Commentary

Disciples


- - - - - - - - - - - - - - - - - - [Begin page 288] - - - - - - - - - - - - - - - - - -
Friday, June 26, 1891

     5:50 P.M. Met Longaker on the boat and went with him to W.'s. Wrote Reeder today about trip to the tomb, and photo, tomorrow. Longaker will probably go along. W. on bed in our entrance. Out today? "No, I did not feel to, but just before you came I debated between going downstairs or to the bed—and you find me on the bed." Longaker felt his pulse—they talked freely together—W. of his "bowel action yesterday—not copious," etc., specific as to feelings, etc. Had "taken milk liberally, but no wine."

     Told him of my message to Reeder. "I am glad. I want him to do it. He seems a pretty expert amateur, don't he? Anyway, he will do his best. And you must give him the benefit of your good taste. You know well what I like—make several trials—do not be afraid of your material! You are au fait in all things about me. You even anticipate me—and so I feel a singular, long-prepared reliance upon you—as if in fact you had become my first necessity." Afterwards, "I wish you could get O'Donovan's young man to go with you." Longaker left in the midst of our talk. W. then got up from the bed and to his chair. We looked vainly for the Review of Reviews which he wished me to have. "I lose everything in this mess—yet things all turn up again in their own time." While I sat there express package came in containing 20 sets of sheets of the Lippincott's matter. We took ten apiece—I promised him to send copies to Bucke and Johnston (Lancashire). "If you do that," he said, "I will send to others." He at once commenced to read his sheets. Somebody sent him an inkstand from New York— "I shall use it—oh yes!—though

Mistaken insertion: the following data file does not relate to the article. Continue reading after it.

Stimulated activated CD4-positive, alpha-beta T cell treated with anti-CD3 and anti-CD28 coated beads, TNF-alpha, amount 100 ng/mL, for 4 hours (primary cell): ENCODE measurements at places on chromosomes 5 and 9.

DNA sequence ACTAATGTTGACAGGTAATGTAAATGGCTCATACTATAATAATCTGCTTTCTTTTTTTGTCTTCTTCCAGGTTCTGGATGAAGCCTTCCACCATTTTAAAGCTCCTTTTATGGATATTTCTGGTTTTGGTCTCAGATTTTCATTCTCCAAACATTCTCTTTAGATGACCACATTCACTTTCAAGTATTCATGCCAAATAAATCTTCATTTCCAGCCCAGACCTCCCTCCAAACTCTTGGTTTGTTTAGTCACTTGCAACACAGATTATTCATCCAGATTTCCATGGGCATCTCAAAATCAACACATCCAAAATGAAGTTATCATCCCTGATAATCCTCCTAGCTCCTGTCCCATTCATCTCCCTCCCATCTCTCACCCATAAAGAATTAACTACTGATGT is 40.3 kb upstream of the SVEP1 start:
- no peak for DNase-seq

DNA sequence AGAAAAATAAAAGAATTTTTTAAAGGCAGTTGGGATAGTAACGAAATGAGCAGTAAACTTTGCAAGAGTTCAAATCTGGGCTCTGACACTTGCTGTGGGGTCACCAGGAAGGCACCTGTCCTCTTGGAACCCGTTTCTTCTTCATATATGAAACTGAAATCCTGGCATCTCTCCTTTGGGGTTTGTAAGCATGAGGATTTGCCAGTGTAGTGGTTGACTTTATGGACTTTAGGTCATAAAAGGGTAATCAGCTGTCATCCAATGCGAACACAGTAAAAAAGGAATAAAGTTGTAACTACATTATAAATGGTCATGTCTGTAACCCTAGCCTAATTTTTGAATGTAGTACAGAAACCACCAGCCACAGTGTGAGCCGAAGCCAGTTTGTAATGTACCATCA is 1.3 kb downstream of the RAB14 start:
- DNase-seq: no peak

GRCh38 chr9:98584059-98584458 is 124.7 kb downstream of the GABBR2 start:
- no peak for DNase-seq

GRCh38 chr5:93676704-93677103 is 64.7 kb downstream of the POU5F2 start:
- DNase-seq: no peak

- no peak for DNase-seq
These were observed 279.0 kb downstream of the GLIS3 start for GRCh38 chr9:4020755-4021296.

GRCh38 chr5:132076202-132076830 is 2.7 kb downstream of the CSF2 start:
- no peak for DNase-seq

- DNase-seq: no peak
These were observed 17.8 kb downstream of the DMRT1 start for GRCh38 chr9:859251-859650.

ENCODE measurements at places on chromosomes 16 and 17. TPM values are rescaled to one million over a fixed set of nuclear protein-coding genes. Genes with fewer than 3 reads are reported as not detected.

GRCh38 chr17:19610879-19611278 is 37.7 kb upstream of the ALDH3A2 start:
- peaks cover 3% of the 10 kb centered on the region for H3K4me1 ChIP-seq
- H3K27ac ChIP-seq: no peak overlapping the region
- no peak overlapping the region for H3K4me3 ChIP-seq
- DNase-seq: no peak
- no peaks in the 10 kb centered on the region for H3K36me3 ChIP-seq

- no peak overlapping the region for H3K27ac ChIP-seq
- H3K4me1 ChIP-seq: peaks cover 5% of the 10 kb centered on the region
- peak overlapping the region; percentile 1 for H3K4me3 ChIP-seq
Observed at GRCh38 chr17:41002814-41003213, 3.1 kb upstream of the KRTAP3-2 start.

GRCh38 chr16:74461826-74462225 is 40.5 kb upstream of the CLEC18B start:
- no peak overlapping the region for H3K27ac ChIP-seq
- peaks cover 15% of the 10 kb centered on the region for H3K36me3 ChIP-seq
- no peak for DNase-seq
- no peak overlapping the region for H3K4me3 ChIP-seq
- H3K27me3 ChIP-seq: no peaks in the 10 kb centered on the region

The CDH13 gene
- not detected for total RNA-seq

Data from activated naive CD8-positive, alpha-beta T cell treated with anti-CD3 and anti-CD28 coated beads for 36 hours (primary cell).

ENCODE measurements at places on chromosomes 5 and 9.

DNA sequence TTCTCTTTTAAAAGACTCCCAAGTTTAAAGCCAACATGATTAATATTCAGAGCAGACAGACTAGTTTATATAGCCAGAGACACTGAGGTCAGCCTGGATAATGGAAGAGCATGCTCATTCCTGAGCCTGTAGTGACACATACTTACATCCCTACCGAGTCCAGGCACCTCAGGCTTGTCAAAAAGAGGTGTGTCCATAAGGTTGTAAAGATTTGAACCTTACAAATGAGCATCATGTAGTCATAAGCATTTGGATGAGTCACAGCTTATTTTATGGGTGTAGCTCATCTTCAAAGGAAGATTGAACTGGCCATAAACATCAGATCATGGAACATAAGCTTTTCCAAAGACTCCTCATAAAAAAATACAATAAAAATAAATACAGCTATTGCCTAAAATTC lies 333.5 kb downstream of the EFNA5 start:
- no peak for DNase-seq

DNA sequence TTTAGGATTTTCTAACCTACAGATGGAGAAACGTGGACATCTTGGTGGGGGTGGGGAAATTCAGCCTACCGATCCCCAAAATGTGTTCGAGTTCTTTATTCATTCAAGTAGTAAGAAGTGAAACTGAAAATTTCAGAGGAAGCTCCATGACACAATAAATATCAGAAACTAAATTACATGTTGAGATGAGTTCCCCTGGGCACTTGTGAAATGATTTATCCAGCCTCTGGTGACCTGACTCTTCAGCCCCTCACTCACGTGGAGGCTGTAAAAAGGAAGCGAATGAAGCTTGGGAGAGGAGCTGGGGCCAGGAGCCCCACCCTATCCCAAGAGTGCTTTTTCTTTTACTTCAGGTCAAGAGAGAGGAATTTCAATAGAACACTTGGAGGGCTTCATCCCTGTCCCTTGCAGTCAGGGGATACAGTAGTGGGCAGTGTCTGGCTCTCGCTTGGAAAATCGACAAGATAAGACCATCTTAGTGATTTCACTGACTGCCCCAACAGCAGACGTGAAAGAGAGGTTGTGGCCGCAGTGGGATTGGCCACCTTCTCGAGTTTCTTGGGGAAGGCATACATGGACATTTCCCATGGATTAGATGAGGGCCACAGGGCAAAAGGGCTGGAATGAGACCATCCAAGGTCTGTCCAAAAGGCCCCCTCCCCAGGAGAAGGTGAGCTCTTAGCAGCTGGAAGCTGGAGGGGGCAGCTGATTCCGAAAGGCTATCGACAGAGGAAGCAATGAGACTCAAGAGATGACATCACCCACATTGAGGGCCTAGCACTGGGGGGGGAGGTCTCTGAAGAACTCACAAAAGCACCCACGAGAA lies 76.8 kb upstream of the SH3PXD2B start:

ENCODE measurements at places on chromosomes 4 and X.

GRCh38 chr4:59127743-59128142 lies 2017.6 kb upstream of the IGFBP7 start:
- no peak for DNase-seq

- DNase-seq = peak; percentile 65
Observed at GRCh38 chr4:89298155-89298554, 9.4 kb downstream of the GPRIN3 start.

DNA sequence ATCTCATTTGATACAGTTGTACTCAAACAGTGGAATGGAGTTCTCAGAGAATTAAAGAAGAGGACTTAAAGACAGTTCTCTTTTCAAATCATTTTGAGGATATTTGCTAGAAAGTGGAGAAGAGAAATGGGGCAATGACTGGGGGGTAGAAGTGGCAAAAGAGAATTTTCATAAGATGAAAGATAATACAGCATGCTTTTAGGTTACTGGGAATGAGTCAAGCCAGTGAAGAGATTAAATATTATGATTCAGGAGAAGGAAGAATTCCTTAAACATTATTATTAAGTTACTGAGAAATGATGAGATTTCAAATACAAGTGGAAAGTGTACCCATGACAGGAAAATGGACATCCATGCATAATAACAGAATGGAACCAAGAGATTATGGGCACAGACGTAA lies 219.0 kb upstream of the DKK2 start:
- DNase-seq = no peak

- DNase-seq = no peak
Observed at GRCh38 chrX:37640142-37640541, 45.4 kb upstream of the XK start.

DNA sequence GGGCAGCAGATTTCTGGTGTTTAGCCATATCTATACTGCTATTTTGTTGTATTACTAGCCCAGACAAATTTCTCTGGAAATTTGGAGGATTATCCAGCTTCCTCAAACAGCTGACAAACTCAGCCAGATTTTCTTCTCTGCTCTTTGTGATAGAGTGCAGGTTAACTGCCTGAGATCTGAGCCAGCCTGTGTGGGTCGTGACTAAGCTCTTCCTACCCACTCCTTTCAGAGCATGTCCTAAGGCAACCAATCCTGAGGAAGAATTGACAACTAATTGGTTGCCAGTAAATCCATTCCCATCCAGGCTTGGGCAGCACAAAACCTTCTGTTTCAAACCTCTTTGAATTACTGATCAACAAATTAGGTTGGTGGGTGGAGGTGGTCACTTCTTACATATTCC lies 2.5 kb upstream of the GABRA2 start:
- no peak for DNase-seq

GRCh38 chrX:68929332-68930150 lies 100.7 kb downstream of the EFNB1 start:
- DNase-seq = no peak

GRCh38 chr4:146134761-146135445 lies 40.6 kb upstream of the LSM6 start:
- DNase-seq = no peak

- - - - - - - - - - - - - - - - - - [Begin page 289] - - - - - - - - - - - - - - - - - -
these formal, conventional weapons, even an inkstand, do not lend themselves to my habits, taste. But here are two bottles—I shall use one for red, one for black, ink."
Describing Review of Reviews: "Drops out of everything in the universe seem to congregate here."

     W. inquired about Clifford, "He is a healthy fellow—eh? No ways morbid? That was always my impression: buoyant, light, loving." As to the farewell reception to Clifford at Germantown this evening: "Give him my love, respect, admiration."


Comments?

Published Works | In Whitman's Hand | Life & Letters | Commentary | Resources | Pictures & Sound

Support the Archive | About the Archive

Distributed under a Creative Commons License. Ed Folsom & Kenneth M. Price, editors.